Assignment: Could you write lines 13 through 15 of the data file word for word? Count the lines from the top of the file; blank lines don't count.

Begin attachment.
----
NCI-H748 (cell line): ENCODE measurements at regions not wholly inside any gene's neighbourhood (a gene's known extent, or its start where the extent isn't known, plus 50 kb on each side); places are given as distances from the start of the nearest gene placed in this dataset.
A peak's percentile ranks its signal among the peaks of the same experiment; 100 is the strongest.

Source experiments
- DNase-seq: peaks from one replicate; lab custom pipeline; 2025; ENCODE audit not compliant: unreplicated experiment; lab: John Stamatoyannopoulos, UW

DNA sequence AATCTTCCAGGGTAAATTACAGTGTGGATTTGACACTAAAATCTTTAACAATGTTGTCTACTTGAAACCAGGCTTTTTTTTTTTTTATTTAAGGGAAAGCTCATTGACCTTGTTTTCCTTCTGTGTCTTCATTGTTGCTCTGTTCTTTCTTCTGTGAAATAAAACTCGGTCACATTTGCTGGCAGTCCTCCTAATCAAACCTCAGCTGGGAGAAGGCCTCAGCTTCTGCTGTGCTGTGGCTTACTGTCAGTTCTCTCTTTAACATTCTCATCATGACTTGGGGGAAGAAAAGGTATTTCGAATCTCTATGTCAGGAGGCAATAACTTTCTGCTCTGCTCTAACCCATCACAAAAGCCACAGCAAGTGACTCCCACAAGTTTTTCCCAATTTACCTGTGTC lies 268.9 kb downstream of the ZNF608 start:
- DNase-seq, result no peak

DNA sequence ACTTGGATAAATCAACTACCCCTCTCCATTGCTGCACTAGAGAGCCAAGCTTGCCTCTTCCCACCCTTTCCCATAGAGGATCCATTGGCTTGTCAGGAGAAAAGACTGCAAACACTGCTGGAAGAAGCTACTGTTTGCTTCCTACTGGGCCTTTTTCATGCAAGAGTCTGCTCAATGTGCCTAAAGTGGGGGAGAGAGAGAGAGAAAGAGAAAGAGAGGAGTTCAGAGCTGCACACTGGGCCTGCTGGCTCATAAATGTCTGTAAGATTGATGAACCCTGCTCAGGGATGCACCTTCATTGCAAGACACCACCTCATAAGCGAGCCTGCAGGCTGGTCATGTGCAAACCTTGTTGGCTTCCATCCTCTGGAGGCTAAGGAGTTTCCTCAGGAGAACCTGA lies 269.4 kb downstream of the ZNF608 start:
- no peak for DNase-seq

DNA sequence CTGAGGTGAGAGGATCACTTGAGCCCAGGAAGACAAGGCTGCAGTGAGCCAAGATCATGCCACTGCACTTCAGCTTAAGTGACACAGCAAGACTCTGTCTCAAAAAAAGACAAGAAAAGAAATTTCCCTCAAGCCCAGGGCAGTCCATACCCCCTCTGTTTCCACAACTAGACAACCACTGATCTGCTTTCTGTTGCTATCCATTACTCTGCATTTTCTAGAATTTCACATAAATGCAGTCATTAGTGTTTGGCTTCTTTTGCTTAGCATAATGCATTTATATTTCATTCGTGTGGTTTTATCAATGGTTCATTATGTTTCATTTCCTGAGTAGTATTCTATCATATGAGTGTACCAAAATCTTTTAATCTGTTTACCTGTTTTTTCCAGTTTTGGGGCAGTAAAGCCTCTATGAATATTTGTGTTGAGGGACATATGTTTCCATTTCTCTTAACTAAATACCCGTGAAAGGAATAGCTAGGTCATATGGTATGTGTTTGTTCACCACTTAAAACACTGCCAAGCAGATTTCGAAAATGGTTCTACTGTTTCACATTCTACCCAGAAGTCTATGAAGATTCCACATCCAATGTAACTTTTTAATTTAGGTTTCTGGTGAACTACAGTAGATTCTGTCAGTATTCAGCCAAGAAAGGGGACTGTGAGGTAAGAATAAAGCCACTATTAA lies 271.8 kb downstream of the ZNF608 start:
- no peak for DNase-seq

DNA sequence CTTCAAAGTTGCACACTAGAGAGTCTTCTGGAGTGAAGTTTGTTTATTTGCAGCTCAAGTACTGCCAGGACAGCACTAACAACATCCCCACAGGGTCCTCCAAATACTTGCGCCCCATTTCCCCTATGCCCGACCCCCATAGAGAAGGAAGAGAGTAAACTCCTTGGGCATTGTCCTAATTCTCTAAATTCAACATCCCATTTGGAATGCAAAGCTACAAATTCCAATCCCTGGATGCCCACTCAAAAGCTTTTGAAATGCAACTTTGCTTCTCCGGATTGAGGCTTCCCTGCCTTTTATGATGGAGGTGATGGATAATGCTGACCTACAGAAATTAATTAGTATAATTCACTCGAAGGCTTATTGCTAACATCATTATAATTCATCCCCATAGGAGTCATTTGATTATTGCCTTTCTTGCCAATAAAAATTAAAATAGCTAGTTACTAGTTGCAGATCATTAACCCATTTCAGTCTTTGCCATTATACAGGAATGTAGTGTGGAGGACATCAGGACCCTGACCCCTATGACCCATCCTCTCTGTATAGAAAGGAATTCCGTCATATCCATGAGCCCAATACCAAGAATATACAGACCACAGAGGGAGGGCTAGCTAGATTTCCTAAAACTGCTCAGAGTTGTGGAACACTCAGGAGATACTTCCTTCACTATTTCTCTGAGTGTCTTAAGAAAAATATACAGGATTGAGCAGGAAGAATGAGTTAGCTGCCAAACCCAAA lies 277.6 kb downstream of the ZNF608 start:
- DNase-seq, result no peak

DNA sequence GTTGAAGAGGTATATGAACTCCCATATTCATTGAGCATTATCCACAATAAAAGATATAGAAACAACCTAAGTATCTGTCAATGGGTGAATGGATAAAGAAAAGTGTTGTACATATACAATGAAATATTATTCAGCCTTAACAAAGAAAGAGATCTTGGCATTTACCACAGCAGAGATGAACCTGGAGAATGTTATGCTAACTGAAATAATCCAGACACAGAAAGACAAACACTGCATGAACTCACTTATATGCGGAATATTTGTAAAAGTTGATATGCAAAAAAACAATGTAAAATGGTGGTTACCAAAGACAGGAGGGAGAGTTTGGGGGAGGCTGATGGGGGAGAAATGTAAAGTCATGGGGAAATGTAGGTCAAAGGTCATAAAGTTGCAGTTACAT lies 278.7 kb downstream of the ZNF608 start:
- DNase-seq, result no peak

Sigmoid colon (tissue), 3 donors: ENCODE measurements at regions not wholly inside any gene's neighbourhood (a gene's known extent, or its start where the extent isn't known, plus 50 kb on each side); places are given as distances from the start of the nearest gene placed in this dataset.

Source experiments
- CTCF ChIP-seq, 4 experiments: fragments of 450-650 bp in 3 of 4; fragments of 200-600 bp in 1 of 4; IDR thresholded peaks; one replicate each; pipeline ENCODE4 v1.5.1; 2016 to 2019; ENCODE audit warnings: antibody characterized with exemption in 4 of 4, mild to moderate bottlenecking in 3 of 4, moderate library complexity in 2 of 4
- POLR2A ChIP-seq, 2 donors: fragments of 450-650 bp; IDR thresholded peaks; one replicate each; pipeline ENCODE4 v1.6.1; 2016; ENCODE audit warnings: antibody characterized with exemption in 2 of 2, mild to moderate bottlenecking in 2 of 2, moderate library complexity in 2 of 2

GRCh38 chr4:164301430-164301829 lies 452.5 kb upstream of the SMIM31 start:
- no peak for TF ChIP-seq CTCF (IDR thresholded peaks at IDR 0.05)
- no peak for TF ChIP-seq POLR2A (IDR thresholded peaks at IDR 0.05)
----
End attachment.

DNA sequence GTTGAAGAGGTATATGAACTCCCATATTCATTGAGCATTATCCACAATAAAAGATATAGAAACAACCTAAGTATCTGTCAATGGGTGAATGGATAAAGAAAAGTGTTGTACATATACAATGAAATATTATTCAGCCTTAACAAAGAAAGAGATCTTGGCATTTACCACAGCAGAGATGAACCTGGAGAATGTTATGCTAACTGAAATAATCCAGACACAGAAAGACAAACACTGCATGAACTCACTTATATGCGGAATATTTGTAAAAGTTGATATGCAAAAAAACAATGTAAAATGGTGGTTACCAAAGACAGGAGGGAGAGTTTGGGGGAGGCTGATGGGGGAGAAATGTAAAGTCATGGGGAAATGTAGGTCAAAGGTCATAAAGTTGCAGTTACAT lies 278.7 kb downstream of the ZNF608 start:
- DNase-seq, result no peak

Sigmoid colon (tissue), 3 donors: ENCODE measurements at regions not wholly inside any gene's neighbourhood (a gene's known extent, or its start where the extent isn't known, plus 50 kb on each side); places are given as distances from the start of the nearest gene placed in this dataset.